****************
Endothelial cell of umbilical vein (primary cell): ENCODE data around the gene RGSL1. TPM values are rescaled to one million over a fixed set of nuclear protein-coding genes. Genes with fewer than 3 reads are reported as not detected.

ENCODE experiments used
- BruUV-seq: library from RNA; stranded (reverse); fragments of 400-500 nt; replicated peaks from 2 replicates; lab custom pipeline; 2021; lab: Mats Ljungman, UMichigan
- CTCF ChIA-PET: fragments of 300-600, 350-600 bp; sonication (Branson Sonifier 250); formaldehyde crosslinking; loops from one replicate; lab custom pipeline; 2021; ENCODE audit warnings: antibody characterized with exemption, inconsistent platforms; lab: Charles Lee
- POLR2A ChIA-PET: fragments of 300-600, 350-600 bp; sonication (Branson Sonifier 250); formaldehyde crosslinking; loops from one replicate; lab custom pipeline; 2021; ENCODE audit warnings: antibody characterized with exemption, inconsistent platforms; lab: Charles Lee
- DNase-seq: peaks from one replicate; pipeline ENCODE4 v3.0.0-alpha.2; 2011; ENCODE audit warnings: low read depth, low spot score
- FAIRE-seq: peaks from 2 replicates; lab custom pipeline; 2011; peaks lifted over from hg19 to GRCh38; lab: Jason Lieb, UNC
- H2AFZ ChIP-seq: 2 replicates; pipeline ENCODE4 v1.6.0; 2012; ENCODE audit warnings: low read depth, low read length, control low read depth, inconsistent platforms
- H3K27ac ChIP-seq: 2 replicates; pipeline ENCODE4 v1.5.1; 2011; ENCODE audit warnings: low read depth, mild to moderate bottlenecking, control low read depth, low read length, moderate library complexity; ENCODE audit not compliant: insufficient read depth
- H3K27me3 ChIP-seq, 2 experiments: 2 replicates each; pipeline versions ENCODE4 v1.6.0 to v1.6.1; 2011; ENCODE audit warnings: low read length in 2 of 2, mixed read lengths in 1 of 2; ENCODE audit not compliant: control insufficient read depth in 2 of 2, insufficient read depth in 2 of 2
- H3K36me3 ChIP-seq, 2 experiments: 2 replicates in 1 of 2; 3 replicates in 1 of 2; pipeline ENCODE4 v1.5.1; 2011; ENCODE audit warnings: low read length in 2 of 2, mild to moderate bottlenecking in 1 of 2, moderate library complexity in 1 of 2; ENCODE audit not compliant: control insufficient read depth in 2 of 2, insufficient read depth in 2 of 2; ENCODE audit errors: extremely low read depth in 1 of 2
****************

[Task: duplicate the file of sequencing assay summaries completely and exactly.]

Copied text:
Endothelial cell of umbilical vein (primary cell): ENCODE data around the gene RGSL1. TPM values are rescaled to one million over a fixed set of nuclear protein-coding genes. Genes with fewer than 3 reads are reported as not detected.

ENCODE experiments used
- BruUV-seq: library from RNA; stranded (reverse); fragments of 400-500 nt; replicated peaks from 2 replicates; lab custom pipeline; 2021; lab: Mats Ljungman, UMichigan
- CTCF ChIA-PET: fragments of 300-600, 350-600 bp; sonication (Branson Sonifier 250); formaldehyde crosslinking; loops from one replicate; lab custom pipeline; 2021; ENCODE audit warnings: antibody characterized with exemption, inconsistent platforms; lab: Charles Lee
- POLR2A ChIA-PET: fragments of 300-600, 350-600 bp; sonication (Branson Sonifier 250); formaldehyde crosslinking; loops from one replicate; lab custom pipeline; 2021; ENCODE audit warnings: antibody characterized with exemption, inconsistent platforms; lab: Charles Lee
- DNase-seq: peaks from one replicate; pipeline ENCODE4 v3.0.0-alpha.2; 2011; ENCODE audit warnings: low read depth, low spot score
- FAIRE-seq: peaks from 2 replicates; lab custom pipeline; 2011; peaks lifted over from hg19 to GRCh38; lab: Jason Lieb, UNC
- H2AFZ ChIP-seq: 2 replicates; pipeline ENCODE4 v1.6.0; 2012; ENCODE audit warnings: low read depth, low read length, control low read depth, inconsistent platforms
- H3K27ac ChIP-seq: 2 replicates; pipeline ENCODE4 v1.5.1; 2011; ENCODE audit warnings: low read depth, mild to moderate bottlenecking, control low read depth, low read length, moderate library complexity; ENCODE audit not compliant: insufficient read depth
- H3K27me3 ChIP-seq, 2 experiments: 2 replicates each; pipeline versions ENCODE4 v1.6.0 to v1.6.1; 2011; ENCODE audit warnings: low read length in 2 of 2, mixed read lengths in 1 of 2; ENCODE audit not compliant: control insufficient read depth in 2 of 2, insufficient read depth in 2 of 2
- H3K36me3 ChIP-seq, 2 experiments: 2 replicates in 1 of 2; 3 replicates in 1 of 2; pipeline ENCODE4 v1.5.1; 2011; ENCODE audit warnings: low read length in 2 of 2, mild to moderate bottlenecking in 1 of 2, moderate library complexity in 1 of 2; ENCODE audit not compliant: control insufficient read depth in 2 of 2, insufficient read depth in 2 of 2; ENCODE audit errors: extremely low read depth in 1 of 2